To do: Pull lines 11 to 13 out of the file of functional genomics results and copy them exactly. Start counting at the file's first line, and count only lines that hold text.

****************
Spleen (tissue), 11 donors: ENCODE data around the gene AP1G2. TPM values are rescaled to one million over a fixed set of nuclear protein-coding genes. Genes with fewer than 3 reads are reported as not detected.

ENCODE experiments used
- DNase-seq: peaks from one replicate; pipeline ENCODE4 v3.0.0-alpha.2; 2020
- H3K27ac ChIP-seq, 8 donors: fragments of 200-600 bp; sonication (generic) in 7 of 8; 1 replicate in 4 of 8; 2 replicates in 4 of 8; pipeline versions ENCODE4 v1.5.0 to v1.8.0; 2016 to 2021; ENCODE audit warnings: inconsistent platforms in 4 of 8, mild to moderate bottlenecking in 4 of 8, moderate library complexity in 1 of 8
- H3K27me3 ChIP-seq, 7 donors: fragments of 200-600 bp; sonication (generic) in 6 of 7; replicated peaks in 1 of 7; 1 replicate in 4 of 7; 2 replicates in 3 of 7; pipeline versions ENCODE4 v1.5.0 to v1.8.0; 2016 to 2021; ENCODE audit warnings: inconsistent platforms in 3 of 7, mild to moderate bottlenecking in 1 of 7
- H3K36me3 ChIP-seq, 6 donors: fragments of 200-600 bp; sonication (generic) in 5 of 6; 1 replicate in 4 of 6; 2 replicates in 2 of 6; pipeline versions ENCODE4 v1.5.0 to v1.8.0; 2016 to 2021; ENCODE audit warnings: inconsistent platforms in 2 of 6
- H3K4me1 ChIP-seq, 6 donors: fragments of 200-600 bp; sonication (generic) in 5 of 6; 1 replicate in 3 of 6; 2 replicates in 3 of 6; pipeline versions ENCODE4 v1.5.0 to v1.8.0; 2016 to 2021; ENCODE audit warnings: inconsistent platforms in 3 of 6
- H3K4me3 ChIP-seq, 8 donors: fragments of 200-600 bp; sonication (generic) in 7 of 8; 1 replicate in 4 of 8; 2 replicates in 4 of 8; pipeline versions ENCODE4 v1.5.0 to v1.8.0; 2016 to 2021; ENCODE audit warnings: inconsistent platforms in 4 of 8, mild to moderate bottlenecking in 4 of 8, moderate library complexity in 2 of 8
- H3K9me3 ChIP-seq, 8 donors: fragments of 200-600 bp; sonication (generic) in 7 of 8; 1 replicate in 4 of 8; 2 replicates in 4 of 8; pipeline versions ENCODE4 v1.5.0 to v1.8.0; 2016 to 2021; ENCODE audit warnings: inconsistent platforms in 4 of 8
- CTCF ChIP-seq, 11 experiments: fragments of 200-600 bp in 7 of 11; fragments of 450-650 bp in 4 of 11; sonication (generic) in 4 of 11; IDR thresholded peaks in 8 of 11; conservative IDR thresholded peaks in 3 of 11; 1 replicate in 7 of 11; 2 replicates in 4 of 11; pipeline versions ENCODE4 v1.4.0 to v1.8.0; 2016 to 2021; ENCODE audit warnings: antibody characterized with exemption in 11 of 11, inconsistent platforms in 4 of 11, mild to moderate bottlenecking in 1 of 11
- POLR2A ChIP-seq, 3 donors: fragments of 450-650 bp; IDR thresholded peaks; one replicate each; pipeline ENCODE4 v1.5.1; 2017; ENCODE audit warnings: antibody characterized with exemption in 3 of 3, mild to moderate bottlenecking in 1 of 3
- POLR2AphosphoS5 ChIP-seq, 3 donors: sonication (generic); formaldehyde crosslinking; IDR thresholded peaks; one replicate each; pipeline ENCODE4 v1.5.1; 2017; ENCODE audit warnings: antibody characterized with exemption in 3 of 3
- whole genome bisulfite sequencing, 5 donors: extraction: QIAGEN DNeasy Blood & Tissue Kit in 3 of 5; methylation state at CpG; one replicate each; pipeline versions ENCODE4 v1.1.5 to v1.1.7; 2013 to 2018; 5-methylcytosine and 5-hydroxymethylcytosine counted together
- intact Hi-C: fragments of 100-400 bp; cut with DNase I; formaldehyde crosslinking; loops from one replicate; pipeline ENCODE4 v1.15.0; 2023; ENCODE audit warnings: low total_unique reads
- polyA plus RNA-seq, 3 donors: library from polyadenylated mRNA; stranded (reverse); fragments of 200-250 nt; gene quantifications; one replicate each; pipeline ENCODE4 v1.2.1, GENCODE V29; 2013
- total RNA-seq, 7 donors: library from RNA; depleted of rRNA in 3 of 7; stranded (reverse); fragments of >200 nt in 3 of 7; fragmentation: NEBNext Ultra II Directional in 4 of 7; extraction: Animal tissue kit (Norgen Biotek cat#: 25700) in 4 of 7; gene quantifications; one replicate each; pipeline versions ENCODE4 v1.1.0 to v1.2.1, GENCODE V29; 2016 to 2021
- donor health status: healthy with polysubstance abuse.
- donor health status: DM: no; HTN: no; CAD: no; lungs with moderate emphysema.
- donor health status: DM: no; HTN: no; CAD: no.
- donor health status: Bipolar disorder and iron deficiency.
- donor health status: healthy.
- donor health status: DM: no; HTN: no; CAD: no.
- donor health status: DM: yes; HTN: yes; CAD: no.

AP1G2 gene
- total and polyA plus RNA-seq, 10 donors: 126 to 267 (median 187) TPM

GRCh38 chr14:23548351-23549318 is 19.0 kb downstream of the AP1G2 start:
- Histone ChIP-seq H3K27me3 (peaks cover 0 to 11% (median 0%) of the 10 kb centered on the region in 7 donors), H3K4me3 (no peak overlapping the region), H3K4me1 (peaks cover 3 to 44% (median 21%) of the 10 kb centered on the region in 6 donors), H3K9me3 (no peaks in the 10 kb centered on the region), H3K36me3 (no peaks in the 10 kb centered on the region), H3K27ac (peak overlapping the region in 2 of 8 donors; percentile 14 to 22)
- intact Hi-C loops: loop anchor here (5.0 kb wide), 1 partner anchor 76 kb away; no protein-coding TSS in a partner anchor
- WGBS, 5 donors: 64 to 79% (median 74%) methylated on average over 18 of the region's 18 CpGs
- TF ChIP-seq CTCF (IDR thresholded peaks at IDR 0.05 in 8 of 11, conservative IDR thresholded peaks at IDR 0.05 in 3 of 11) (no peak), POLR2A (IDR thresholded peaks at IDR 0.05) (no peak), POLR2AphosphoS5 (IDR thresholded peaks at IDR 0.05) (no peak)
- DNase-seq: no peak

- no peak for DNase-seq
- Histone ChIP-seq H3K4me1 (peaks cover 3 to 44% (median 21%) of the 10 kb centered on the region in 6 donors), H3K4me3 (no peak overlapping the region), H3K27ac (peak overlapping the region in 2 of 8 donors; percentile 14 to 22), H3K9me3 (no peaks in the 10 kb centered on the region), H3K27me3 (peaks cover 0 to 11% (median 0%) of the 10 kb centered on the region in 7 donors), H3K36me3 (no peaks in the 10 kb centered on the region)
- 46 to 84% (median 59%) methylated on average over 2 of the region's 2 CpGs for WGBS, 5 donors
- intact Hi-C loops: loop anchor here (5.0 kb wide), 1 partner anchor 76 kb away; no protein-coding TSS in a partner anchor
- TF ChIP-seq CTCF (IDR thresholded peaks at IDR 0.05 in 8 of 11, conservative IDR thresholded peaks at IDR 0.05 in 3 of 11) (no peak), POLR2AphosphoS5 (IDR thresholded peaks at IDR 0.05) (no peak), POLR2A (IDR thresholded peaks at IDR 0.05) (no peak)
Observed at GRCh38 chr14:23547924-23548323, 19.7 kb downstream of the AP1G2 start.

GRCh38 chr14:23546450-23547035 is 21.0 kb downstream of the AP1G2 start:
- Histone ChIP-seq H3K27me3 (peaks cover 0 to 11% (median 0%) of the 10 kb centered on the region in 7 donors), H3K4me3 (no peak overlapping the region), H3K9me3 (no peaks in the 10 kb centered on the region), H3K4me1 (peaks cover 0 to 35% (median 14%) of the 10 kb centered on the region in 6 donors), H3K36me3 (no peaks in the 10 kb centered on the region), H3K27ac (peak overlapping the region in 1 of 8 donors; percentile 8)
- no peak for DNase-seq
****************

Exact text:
- POLR2A ChIP-seq, 3 donors: fragments of 450-650 bp; IDR thresholded peaks; one replicate each; pipeline ENCODE4 v1.5.1; 2017; ENCODE audit warnings: antibody characterized with exemption in 3 of 3, mild to moderate bottlenecking in 1 of 3
- POLR2AphosphoS5 ChIP-seq, 3 donors: sonication (generic); formaldehyde crosslinking; IDR thresholded peaks; one replicate each; pipeline ENCODE4 v1.5.1; 2017; ENCODE audit warnings: antibody characterized with exemption in 3 of 3
- whole genome bisulfite sequencing, 5 donors: extraction: QIAGEN DNeasy Blood & Tissue Kit in 3 of 5; methylation state at CpG; one replicate each; pipeline versions ENCODE4 v1.1.5 to v1.1.7; 2013 to 2018; 5-methylcytosine and 5-hydroxymethylcytosine counted together